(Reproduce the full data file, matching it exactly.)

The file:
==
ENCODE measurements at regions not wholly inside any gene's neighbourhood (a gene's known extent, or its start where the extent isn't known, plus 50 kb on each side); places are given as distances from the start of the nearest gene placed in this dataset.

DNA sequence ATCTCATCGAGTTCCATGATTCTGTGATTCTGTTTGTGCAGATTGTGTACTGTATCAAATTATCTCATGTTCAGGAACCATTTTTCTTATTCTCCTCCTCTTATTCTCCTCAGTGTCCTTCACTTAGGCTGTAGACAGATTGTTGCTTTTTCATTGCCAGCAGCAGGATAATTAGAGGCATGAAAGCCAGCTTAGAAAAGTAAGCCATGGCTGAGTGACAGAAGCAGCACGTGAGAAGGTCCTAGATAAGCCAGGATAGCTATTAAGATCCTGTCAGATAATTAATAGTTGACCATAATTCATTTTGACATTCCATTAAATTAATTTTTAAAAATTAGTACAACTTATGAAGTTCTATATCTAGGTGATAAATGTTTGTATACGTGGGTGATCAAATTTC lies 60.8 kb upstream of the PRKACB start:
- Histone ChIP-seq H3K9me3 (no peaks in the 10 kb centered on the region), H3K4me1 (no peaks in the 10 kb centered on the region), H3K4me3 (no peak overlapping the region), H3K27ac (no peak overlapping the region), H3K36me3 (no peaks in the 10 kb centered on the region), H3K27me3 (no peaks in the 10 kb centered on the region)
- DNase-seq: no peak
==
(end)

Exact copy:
ENCODE measurements at regions not wholly inside any gene's neighbourhood (a gene's known extent, or its start where the extent isn't known, plus 50 kb on each side); places are given as distances from the start of the nearest gene placed in this dataset.

DNA sequence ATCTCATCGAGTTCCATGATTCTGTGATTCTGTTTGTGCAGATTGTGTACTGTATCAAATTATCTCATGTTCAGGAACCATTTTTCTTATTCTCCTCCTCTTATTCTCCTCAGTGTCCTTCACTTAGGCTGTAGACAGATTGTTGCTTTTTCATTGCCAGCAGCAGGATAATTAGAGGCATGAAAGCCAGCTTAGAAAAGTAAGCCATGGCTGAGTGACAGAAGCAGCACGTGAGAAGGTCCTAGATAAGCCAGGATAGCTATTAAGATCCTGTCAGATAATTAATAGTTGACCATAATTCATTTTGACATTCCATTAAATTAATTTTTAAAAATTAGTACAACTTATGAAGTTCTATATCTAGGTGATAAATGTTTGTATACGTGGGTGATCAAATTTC lies 60.8 kb upstream of the PRKACB start:
- Histone ChIP-seq H3K9me3 (no peaks in the 10 kb centered on the region), H3K4me1 (no peaks in the 10 kb centered on the region), H3K4me3 (no peak overlapping the region), H3K27ac (no peak overlapping the region), H3K36me3 (no peaks in the 10 kb centered on the region), H3K27me3 (no peaks in the 10 kb centered on the region)
- DNase-seq: no peak